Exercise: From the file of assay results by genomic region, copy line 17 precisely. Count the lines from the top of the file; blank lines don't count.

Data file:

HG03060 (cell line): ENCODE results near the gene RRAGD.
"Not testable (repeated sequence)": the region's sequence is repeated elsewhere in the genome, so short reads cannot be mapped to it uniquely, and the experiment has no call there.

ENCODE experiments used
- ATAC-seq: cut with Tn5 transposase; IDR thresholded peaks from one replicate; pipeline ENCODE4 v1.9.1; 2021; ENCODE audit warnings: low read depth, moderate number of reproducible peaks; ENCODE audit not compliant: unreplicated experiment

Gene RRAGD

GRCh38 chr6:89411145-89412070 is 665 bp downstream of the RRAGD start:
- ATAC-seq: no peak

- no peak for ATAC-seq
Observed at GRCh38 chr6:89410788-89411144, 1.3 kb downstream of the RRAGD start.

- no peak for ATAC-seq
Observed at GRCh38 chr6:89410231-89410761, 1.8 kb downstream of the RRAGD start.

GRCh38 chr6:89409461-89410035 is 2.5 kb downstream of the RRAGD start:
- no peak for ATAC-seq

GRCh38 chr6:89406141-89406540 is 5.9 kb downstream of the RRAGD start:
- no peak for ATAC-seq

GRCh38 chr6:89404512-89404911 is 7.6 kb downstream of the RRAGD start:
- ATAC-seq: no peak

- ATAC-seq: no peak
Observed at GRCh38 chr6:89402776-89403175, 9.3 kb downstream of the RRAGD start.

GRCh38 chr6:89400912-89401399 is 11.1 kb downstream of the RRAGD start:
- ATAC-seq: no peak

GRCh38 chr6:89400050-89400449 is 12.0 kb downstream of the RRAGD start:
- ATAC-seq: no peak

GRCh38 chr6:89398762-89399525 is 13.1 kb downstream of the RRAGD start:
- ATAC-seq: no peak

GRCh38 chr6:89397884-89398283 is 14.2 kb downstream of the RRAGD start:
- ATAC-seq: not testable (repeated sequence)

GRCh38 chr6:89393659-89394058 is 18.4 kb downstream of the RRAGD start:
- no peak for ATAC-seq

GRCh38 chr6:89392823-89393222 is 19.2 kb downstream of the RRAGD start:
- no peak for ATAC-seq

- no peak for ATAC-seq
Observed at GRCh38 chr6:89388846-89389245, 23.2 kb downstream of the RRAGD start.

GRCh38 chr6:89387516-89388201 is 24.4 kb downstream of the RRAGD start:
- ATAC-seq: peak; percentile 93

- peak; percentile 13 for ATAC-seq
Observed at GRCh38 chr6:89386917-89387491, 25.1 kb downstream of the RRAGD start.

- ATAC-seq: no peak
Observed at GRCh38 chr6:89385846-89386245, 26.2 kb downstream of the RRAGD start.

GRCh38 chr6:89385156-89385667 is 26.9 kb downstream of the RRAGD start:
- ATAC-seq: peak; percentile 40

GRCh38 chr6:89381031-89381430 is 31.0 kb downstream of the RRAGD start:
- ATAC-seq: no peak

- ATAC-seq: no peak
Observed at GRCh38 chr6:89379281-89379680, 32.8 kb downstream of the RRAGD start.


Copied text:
- ATAC-seq: no peak